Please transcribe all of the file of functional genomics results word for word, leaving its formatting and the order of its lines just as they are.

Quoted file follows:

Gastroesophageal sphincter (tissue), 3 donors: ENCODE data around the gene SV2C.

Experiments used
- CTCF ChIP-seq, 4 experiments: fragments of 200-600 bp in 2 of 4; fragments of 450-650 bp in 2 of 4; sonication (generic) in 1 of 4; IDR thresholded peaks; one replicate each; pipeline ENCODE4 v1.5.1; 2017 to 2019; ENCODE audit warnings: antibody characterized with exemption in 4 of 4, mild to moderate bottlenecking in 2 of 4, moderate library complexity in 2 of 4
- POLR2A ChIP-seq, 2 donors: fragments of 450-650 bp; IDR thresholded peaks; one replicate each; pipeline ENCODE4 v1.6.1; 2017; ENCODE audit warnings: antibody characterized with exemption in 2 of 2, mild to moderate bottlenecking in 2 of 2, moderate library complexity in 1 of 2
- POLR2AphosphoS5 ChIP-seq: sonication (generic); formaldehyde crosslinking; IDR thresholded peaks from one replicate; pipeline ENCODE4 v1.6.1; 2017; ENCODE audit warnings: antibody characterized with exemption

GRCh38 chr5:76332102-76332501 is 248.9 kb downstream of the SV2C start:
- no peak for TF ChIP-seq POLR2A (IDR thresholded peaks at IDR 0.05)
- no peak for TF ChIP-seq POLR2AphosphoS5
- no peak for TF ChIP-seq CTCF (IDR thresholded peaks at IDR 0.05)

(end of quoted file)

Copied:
Gastroesophageal sphincter (tissue), 3 donors: ENCODE data around the gene SV2C.

Experiments used
- CTCF ChIP-seq, 4 experiments: fragments of 200-600 bp in 2 of 4; fragments of 450-650 bp in 2 of 4; sonication (generic) in 1 of 4; IDR thresholded peaks; one replicate each; pipeline ENCODE4 v1.5.1; 2017 to 2019; ENCODE audit warnings: antibody characterized with exemption in 4 of 4, mild to moderate bottlenecking in 2 of 4, moderate library complexity in 2 of 4
- POLR2A ChIP-seq, 2 donors: fragments of 450-650 bp; IDR thresholded peaks; one replicate each; pipeline ENCODE4 v1.6.1; 2017; ENCODE audit warnings: antibody characterized with exemption in 2 of 2, mild to moderate bottlenecking in 2 of 2, moderate library complexity in 1 of 2
- POLR2AphosphoS5 ChIP-seq: sonication (generic); formaldehyde crosslinking; IDR thresholded peaks from one replicate; pipeline ENCODE4 v1.6.1; 2017; ENCODE audit warnings: antibody characterized with exemption

GRCh38 chr5:76332102-76332501 is 248.9 kb downstream of the SV2C start:
- no peak for TF ChIP-seq POLR2A (IDR thresholded peaks at IDR 0.05)
- no peak for TF ChIP-seq POLR2AphosphoS5
- no peak for TF ChIP-seq CTCF (IDR thresholded peaks at IDR 0.05)